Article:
In conclusion, the disadvantages tend to outweigh most of the advantages. It goes without saying that referendums are not always the right choice of running a country and they do not always lead to ‘more’ democracy.


-“Referendums in the United Kingdom”, Constitution Committee, Twelfth Report, (2010), Available from
-“Referendum Madness”, The Economist, (January 2016), Available from, Accessed 31st May 2016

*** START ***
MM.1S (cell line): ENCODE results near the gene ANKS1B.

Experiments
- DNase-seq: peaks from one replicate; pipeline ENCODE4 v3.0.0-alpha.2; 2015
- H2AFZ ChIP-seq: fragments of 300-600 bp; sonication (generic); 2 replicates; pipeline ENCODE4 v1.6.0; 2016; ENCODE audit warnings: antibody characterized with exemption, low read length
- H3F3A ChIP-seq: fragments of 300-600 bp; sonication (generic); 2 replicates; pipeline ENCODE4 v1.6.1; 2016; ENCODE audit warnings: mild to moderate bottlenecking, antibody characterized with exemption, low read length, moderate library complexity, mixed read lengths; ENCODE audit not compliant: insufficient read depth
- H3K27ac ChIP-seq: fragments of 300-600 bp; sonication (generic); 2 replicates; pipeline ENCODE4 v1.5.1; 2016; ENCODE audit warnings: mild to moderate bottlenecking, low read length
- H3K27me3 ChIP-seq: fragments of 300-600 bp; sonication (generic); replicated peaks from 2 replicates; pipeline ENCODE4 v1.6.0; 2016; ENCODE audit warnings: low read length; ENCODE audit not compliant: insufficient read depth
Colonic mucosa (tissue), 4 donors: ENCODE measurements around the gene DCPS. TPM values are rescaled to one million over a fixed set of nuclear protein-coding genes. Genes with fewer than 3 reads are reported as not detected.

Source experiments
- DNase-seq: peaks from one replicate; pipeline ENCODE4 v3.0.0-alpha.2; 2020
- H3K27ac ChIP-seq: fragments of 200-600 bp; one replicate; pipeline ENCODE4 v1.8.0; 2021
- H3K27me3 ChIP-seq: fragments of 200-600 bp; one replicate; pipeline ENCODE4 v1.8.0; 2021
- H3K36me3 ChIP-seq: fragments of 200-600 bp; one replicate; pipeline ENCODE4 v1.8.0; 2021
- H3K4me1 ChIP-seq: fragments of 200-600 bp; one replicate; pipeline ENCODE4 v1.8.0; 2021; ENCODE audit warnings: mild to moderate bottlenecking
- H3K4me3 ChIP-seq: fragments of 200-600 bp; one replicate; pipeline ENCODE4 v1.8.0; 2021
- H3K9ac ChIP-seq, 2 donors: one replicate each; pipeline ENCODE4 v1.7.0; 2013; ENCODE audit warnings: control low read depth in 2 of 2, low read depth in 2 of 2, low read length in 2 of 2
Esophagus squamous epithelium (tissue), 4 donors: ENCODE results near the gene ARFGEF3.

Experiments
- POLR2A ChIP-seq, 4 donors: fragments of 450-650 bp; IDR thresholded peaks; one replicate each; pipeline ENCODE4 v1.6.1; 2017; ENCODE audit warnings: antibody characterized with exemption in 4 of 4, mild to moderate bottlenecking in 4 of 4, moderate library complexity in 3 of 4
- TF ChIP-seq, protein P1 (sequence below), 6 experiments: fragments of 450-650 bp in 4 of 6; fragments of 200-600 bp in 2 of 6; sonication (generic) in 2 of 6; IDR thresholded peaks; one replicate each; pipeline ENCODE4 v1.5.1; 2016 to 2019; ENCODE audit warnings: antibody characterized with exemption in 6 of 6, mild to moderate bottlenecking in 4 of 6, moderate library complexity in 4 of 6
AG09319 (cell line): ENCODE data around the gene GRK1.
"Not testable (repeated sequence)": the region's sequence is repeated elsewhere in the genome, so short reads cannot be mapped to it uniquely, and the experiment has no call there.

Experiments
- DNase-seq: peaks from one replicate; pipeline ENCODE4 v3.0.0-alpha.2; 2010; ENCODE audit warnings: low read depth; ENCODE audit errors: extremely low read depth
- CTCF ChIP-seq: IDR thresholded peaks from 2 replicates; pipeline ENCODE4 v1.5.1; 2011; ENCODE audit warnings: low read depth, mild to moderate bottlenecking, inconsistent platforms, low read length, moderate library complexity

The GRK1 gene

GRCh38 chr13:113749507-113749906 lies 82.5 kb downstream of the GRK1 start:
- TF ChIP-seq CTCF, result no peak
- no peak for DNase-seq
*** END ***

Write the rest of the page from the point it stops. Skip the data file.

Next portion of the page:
-“Plebiscites in Europe: Referendumania”, The Economist, Vol. 419, number 8990, (May 2016), pp.32
-“The referendum craze: Let the people fail to decide”, The Economist, Vol. 419, number 8990, (May 2016), pp. 10
-“Why Referendums are not always a good idea”, The Economist, Available from, Accessed 31st May 2016
-Setala, Maija and Theo Schiller, Referendums and Representative Democracy: Responsiveness, Accountability and deliberation, (Oxon: Routledge, 2009)